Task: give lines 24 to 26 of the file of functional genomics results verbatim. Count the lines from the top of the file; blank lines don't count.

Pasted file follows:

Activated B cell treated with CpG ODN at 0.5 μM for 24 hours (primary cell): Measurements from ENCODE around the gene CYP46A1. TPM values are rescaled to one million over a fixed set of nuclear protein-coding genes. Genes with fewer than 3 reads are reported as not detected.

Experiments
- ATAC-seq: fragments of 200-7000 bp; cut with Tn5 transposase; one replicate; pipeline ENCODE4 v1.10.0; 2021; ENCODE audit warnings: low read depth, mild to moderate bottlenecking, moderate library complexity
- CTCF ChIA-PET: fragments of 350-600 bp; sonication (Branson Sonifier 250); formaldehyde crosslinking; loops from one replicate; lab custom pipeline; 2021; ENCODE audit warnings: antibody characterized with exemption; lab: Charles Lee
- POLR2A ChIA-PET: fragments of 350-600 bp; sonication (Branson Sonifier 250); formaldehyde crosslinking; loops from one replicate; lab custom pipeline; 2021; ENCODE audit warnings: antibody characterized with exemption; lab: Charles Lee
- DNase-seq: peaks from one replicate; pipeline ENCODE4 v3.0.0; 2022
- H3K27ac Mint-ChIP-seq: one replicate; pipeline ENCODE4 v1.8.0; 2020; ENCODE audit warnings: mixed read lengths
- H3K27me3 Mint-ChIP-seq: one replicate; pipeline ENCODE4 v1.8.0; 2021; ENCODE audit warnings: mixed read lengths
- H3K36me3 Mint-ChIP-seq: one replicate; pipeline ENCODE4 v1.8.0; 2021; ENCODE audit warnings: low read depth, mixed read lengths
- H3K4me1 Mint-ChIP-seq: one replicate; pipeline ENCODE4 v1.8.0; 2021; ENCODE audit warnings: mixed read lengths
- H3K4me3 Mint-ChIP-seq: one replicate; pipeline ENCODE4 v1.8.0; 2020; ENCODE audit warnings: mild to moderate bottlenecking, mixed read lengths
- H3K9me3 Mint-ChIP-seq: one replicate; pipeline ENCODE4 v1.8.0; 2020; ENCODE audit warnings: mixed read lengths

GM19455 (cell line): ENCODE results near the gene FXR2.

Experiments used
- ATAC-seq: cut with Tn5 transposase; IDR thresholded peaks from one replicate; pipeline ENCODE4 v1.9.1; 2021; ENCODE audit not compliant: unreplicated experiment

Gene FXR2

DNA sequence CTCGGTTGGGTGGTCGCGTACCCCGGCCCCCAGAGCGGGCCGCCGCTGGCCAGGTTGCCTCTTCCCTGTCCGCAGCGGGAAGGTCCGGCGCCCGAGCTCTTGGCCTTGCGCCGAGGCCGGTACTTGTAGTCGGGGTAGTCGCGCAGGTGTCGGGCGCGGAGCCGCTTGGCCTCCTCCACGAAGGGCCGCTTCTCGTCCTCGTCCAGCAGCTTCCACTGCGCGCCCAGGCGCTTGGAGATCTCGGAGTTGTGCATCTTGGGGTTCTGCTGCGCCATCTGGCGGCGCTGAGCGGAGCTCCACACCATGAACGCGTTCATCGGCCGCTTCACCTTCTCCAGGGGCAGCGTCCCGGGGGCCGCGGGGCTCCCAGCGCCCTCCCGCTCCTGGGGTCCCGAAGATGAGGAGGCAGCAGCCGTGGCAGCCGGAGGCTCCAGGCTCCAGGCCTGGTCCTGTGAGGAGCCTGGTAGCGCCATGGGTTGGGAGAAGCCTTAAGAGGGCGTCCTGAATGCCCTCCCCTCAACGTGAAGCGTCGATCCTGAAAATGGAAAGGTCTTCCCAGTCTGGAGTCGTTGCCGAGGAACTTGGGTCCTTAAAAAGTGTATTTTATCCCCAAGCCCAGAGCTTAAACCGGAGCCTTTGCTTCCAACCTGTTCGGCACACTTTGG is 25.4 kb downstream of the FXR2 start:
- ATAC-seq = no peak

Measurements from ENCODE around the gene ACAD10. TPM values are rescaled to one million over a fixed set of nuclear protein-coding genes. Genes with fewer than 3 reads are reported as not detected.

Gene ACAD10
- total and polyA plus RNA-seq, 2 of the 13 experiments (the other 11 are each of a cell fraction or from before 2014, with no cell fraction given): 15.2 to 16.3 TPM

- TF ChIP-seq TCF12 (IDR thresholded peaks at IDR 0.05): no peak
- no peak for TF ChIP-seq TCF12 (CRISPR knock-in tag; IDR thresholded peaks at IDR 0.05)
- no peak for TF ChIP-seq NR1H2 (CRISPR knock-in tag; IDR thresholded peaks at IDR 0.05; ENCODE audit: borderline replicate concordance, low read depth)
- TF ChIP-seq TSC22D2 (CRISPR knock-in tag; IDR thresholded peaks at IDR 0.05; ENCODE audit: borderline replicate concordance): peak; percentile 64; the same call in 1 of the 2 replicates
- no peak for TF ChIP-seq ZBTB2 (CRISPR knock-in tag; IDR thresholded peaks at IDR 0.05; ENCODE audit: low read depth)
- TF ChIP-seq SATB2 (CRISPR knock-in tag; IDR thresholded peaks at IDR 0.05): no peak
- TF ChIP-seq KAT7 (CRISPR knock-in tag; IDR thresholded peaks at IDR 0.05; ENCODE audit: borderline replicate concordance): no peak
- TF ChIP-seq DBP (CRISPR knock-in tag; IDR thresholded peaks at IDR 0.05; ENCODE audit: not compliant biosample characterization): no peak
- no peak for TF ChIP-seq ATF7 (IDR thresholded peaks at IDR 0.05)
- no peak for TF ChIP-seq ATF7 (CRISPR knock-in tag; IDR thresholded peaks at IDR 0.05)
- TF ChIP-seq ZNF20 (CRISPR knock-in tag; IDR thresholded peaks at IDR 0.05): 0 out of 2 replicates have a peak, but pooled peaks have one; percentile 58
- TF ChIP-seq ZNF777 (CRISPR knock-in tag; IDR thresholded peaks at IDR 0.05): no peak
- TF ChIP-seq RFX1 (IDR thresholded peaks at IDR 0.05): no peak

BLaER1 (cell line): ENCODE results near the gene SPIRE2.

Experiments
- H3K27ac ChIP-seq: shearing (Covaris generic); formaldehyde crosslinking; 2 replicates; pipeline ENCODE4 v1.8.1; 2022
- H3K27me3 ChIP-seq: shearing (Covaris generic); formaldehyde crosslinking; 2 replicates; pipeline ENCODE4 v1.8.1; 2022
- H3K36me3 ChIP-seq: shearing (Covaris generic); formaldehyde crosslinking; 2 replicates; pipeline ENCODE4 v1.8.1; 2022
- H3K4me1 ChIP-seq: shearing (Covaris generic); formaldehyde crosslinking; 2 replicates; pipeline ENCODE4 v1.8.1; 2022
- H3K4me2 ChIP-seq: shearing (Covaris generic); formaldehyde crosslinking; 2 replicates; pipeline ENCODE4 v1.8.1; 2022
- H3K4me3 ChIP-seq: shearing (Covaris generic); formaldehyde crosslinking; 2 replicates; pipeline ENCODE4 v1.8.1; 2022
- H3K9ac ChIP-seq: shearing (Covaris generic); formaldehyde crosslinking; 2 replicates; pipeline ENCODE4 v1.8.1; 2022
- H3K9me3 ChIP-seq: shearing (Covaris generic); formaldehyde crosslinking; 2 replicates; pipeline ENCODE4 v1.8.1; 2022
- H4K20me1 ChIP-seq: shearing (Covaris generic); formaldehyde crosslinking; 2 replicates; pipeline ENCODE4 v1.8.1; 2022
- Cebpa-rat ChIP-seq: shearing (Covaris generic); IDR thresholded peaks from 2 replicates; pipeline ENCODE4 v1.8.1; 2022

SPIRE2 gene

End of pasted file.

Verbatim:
- no peak for TF ChIP-seq NR1H2 (CRISPR knock-in tag; IDR thresholded peaks at IDR 0.05; ENCODE audit: borderline replicate concordance, low read depth)
- TF ChIP-seq TSC22D2 (CRISPR knock-in tag; IDR thresholded peaks at IDR 0.05; ENCODE audit: borderline replicate concordance): peak; percentile 64; the same call in 1 of the 2 replicates
- no peak for TF ChIP-seq ZBTB2 (CRISPR knock-in tag; IDR thresholded peaks at IDR 0.05; ENCODE audit: low read depth)